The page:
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Cranberries Are Good For Your Gut

Posted by Brad Dennis, Ph.D. on

Cranberries Are Good For Your Gut

Most of the time, when we hear about the benefits of cranberries, it’s always about their ability to support our urinary tract system. Whether or not cranberries can actually cure a UTI is still hotly debated and the research is conflicted. But we do know that they contain PACs, flavonoids that have demonstrated an ability to prevent bacteria (especially E coli) from attaching itself to the wall of the bladder. While no research has shown that supplements or juice have enough PACs to have a marked effect on the bladder wall – not enough to cure a UTI, for example – they can offer additional support to the body and urinary tract system.

But cranberries have much more to offer us than just supporting our urinary tract system. Since it’s November, it seems a fitting time to take a closer look at the cranberry – and you’ll see why this little powerhouse is something you should include in your diet year-round!

About Cranberries

Cranberries are an excellent source of many nutrients. At only 46 calories per cup of raw berries, they are a good source of vitamin C, vitamin A, vitamin E, and vitamin K1. In addition, they contain manganese and copper. Many don’t realize that we need copper in our diets to maintain heart health, and Western diets are often too low in copper, so cranberries can be a great way to boost copper intake. What makes cranberries even more amazing is that they are almost unmatched in terms of their antioxidant properties; only the wild blueberry contains more antioxidants than the cranberry.

Cranberries and Gut Health

The awesomeness of the cranberry goes even further. In a 2017 study published in Applied and Environmental Microbiology, nutritional microbiologist David Sela and his colleagues reported the first evidence that certain beneficial gut bacteria are able to grow when fed a carbohydrate found in cranberries. These cranberry-fed gut bacteria also exhibited a special, non-typical metabolism that produced far less lactic acid than expected.

The special sugars found in cranberries – xyloglucans – were found to be indigestible by the stomach. So when we eat cranberries, those xyloglucans pass through our stomachs and make their way into our intestines, where beneficial gut bacteria are then able to break them down into useful molecules and compounds. What does this mean? Simply put, cranberries are a natural source of prebiotics!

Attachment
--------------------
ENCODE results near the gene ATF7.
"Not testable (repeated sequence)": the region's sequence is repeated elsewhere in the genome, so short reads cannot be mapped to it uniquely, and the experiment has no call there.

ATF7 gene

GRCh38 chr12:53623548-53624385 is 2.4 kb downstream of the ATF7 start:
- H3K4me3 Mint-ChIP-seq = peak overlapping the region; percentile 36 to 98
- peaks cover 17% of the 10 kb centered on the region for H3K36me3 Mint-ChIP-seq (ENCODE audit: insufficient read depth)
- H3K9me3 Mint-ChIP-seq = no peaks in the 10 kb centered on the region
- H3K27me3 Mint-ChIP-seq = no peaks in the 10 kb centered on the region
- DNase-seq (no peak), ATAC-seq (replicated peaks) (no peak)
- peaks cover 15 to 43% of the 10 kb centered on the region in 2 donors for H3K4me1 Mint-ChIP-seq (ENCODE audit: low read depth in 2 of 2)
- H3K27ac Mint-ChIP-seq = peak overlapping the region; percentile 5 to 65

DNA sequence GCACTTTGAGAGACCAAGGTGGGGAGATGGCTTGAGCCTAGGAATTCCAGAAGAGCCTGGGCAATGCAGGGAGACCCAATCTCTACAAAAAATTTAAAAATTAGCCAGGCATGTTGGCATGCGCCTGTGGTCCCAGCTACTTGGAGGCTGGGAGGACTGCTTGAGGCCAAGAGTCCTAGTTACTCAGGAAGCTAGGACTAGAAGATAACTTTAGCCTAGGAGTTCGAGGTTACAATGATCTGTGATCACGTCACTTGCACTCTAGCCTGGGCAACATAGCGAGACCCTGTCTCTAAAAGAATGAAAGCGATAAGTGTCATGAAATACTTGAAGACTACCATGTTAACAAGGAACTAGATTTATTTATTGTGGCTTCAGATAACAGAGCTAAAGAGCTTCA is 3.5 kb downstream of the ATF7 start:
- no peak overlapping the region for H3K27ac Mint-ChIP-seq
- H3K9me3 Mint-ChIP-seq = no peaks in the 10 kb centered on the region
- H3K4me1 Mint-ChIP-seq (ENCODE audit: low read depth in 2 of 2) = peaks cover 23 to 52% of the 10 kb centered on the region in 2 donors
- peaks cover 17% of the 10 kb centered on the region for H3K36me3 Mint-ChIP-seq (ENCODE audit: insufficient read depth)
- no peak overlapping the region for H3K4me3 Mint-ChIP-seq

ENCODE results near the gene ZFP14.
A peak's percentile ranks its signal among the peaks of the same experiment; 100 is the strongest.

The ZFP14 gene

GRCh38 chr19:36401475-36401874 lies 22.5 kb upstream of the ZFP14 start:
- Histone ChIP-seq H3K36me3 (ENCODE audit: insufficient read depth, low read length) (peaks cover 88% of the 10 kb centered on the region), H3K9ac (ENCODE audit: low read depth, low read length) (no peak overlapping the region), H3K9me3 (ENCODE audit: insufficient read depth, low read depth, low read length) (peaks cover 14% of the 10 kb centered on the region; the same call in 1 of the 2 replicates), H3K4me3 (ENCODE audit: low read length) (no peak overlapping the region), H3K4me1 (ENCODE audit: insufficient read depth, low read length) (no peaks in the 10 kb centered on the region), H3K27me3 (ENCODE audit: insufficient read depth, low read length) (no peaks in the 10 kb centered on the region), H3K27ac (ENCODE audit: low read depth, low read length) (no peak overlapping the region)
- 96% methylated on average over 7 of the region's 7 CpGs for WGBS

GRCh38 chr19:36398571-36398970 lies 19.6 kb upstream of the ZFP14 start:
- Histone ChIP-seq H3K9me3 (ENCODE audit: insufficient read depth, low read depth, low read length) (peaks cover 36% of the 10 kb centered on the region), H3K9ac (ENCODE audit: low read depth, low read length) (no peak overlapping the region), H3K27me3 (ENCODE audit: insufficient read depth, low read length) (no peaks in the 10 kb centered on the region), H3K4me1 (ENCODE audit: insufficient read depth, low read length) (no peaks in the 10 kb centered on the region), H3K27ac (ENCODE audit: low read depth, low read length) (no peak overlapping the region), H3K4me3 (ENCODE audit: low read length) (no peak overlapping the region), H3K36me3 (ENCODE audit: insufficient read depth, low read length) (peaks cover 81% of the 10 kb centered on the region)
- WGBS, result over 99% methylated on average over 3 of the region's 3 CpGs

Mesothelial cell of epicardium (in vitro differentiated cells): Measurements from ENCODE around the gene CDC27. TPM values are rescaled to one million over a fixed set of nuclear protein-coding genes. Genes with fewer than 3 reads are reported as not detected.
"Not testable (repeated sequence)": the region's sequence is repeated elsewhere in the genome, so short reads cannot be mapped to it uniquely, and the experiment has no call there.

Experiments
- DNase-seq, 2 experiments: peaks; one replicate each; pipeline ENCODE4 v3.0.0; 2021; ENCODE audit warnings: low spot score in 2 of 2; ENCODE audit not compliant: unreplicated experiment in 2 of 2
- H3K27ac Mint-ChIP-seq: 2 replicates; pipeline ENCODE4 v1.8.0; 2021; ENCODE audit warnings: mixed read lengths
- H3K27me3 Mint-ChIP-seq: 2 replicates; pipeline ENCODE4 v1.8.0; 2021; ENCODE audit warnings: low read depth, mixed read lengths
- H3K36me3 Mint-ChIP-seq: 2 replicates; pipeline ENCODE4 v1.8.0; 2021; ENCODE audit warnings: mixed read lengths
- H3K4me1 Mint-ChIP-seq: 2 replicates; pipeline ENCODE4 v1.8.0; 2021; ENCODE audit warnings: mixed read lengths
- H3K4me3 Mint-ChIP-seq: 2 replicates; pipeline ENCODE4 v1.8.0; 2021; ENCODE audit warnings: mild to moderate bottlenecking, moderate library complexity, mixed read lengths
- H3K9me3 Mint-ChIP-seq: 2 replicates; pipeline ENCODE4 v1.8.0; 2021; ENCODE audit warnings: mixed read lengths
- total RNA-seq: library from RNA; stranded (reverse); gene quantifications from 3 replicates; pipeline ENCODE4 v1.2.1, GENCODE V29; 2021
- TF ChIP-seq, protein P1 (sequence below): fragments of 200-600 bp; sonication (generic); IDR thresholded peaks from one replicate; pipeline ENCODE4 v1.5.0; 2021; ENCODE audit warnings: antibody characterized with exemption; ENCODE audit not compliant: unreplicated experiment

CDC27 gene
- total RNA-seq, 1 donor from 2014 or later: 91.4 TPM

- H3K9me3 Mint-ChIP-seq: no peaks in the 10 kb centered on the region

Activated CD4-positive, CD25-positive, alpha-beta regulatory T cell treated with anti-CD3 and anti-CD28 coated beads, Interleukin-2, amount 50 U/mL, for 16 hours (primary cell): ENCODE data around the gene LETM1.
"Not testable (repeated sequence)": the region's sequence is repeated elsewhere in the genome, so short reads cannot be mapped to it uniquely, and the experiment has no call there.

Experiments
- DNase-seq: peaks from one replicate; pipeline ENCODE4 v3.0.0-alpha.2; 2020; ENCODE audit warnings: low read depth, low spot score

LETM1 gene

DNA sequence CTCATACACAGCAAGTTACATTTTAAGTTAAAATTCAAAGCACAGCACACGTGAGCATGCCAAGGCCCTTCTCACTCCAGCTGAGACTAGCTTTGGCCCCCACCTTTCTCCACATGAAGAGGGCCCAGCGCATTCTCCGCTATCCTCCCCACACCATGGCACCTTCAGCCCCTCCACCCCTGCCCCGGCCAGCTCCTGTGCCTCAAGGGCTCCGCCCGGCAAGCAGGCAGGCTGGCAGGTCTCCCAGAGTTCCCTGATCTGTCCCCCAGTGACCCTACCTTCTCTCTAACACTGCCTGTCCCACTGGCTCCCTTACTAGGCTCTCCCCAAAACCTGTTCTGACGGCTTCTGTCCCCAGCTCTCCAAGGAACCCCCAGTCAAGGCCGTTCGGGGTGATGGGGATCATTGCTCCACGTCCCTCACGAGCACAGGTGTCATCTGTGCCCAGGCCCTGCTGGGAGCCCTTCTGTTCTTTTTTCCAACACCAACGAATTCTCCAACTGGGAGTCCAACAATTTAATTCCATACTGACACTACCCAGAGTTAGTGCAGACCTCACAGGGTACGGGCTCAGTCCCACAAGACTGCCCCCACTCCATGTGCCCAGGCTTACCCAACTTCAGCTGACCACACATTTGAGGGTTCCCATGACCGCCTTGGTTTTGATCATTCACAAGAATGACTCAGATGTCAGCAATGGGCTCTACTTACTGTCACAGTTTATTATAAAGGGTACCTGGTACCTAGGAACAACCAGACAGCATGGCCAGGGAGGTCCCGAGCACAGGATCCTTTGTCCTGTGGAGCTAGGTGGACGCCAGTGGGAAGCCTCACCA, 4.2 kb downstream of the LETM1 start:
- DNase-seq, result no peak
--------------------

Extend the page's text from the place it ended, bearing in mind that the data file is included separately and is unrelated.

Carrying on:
Cranberry-Apple Crumble

Here’s a recipe for your Thanksgiving dinner that combines both cranberries and apples – both are great natural sources of prebiotics! Note that the original recipe included sugar and brown sugar, both of which are not good for your gut. We replaced the sugar with stevia to taste, and used a dollop of molasses to add the deeper, rich taste found in brown sugar for the topping (when it comes to sugar alternatives, you’ll need to do a little experimentation to find the right amount to use for the level of sweetness you prefer). You can also choose a sweeter apple (such as Jonagold, Cortland, Braeburn, or Honeycrisp) and skip the sugar/sweetener altogether!

4 cups cut-up unpeeled apples (4 large apples)
2 cups raw cranberries
Stevia sweetener to taste

1 stick butter or margarine-melted
1/2 cup brown sugar
1/3 cup flour
3/4 tsp salt
2 cups granola or quick oats

Preheat oven to 350. Grease 2 qt. casserole. Wash and cull cranberries; cut-up apples. Mix fruit and sugar and put in greased pan. Combine topping ingredients and sprinkle over fruit. Bake at 350 for 1 hour. Allow to stand before serving. Can be served hot or cold.


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